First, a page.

U.S. equities pared early losses that came amid flared-up global trade and geopolitical uncertainties to finish with modest gains following this afternoon’s release of the minutes from the Fed’s latest monetary policy meeting. Treasury yields were lower, while the U.S. dollar continued its trek higher in the wake of some mixed economic data. In equity news, shares of Target dropped after posting mixed quarterly results and Dow member GE suffered after it offered a downbeat view of the gas turbine market. Meanwhile, crude oil prices were lower on the heels of some bearish oil inventory data and gold was modestly higher.
The Dow Jones Industrial Average (DJIA) rose 52 points (0.2%) to 24,887, the S&P 500 Index increased 9 points (0.3%) to 2,733, and the NASDAQ Composite gained 48 points (0.6%) to 7,426. In moderate volume, 811 million shares were traded on the NYSE and 2.0 billion shares changed hands on the NASDAQ. WTI crude oil traded $0.36 lower at $71.84 per barrel and wholesale gasoline was down $0.01 at $2.26 per gallon. Elsewhere, the Bloomberg gold spot price rose $2.27 to $1,293.41 per ounce, and the Dollar Index—a comparison of the U.S. dollar to six major world currencies—was up 0.4% at 94.02.
The preliminary Markit U.S. Manufacturing PMI Index showed expansion in output unexpectedly accelerated, ticking higher to 56.6 in May from April’s 56.5 figure, where the Bloomberg estimate called for it to remain. The preliminary Markit U.S. Services PMI Index showed growth for the key U.S. sector also came in stronger than expected this month, rising to 55.7 from April’s 54.6 figure, and versus forecasts calling for a slight rise to 55.0. Readings above 50 for both indexes denote expansion.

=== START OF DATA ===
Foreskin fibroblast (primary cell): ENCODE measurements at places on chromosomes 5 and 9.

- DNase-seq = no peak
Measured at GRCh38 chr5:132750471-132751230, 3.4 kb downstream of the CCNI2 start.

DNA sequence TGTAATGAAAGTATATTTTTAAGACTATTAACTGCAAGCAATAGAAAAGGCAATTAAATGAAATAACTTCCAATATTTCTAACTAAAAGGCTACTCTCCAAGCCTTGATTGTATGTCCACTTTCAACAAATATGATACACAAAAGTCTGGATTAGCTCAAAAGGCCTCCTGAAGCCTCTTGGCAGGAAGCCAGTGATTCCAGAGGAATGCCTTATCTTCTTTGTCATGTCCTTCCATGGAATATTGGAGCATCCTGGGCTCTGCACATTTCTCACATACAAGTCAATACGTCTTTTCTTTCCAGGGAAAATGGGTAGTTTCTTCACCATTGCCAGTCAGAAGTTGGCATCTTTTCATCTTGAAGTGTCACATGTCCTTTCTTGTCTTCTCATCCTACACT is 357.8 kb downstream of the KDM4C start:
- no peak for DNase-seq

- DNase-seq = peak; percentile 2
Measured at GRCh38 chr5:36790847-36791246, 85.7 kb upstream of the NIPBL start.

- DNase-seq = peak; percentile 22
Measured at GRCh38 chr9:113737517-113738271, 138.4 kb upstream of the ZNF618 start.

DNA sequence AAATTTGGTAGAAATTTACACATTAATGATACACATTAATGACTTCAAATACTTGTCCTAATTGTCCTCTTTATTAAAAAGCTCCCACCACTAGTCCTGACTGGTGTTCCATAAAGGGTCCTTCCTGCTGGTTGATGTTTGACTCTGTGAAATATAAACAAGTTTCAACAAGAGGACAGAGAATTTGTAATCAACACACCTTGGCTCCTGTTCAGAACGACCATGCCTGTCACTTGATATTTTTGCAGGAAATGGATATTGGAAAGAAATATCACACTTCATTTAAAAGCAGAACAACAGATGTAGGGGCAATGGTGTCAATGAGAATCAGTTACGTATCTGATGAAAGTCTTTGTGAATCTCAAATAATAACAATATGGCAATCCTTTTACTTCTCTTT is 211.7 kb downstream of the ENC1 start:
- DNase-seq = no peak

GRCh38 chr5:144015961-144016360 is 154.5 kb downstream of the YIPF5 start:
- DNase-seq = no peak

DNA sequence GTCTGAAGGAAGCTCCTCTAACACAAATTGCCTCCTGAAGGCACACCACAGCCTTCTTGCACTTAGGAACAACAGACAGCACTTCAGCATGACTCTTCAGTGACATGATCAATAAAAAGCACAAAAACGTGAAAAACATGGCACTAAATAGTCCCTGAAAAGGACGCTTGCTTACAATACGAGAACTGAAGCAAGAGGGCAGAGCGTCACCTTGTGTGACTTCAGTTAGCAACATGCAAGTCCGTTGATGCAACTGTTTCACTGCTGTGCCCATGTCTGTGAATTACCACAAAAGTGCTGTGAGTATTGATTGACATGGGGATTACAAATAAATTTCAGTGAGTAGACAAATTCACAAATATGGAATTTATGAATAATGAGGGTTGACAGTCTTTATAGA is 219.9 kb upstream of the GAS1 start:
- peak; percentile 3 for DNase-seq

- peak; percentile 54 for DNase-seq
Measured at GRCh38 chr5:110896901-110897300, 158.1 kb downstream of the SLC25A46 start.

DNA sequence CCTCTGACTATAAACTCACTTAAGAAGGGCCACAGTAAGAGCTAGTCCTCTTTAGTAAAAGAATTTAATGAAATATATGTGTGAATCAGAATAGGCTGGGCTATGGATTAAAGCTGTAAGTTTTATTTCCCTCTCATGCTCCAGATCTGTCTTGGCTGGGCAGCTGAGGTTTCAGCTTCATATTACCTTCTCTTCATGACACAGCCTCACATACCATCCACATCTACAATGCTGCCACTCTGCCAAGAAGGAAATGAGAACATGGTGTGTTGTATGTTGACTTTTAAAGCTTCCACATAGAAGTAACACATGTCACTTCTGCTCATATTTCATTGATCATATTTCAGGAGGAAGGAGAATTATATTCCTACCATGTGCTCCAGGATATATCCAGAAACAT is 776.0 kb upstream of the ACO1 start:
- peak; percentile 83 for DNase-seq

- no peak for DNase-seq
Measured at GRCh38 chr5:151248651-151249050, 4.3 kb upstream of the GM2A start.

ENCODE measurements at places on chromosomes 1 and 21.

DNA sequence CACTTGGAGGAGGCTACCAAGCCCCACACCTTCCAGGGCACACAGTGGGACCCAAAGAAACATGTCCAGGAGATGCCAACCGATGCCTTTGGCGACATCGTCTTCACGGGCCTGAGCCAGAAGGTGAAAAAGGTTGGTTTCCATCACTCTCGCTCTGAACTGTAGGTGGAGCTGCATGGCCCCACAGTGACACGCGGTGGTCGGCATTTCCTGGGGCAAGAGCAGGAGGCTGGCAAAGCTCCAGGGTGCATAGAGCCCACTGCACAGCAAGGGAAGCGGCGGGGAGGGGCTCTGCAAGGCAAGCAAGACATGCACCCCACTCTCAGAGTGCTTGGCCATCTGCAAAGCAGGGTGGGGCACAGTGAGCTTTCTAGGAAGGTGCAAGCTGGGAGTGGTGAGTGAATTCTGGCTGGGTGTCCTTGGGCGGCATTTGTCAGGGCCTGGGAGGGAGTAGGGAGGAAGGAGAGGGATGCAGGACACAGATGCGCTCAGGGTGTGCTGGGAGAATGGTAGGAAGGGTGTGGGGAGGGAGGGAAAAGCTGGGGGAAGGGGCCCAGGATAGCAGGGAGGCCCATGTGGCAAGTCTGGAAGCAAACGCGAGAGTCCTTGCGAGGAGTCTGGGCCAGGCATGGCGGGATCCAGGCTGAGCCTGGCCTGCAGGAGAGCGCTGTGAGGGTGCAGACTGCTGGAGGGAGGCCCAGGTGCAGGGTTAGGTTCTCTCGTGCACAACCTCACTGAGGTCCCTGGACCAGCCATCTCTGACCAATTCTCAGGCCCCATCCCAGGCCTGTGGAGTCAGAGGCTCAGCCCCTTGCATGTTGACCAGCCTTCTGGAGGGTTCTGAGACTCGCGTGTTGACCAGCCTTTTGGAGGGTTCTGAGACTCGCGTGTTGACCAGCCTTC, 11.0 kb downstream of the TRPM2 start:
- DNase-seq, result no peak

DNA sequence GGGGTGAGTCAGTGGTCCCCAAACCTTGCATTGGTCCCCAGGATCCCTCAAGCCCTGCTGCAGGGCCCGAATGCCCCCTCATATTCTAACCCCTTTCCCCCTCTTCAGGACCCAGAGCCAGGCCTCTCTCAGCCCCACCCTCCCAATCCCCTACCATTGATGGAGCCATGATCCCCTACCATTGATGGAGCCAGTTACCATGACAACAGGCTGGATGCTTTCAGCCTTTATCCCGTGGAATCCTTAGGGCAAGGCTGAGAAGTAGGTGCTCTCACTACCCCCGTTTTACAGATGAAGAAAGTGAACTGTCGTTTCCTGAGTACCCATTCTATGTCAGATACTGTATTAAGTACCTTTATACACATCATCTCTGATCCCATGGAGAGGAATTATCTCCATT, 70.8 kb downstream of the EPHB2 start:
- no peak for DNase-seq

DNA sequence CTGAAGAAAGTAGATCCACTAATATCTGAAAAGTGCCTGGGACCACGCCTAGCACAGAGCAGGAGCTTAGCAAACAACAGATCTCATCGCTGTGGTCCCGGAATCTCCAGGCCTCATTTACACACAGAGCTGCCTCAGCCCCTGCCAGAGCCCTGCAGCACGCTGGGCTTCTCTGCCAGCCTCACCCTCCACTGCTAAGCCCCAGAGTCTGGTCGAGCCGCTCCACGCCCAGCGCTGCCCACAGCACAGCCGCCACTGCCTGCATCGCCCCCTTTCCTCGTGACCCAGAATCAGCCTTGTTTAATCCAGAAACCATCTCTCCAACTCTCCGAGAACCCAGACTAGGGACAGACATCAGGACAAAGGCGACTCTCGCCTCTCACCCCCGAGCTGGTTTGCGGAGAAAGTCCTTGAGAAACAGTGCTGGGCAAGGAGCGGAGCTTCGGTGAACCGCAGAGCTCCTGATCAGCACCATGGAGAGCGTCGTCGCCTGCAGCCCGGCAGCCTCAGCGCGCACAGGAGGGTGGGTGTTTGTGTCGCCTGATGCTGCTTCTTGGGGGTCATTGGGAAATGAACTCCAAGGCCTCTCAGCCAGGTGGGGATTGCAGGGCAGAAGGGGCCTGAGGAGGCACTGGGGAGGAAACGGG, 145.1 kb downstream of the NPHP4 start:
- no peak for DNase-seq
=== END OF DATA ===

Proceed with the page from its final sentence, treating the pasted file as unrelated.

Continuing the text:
New home sales decreased 1.5% month-over-month (m/m) in April to an annual rate of 662,000 units, versus forecasts calling for 680,000 units and the downwardly-revised 672,000 unit pace in March. The median home price nudged 0.4% higher y/y at $312,400. New home inventory ticked higher to 5.4 months of supply at the current sales pace from 5.3 in March. Sales rose m/m in the Northeast and South, while were flat in the Midwest and dropped in the West. Sales were higher in all regions y/y. New home sales are based on contract signings instead of closings.
The Federal Reserve released the minutes from its monetary policy meeting earlier this month, where it kept its policy stance unchanged. The report showed what many market participants are forecasting—a rate hike likely coming in June, saying that most Committee members “judged that if incoming information broadly confirmed their economic outlook, it would likely soon be appropriate for the FOMC to take another step in removing policy accommodation.” The Committee also exhibited little concern about being behind the curve with regards to inflation, with the minutes showing only a few members that thought inflation would move “slightly” above its 2% target, while the majority indicated that a move above 2% “could be helpful in anchoring longer-run inflation expectations at a level consistent with that objective,” saying that the recent increase in prices are likely transitory.
In regards to trade with China, the report showed that there was some concern as it pertains to business confidence, and “it was noted that the potential for higher Chinese tariffs on key agricultural products could, in the longer run, hurt U.S. competitiveness.” The minutes also showed that the Committee discussed the recent flattening of the yield curve, with members split as to its reliability of a signal of future economic activity and if it indicated an increased risk of recession.
Treasuries were higher, as the yield on the 2-year note declined 3 bps to 2.53%, the yield on the 10-year note fell 6 bps to 3.01%, and the 30-year bond rate lost 4 bps to 3.17%.
Schwab Center for Financial Research – Market Analysis Group
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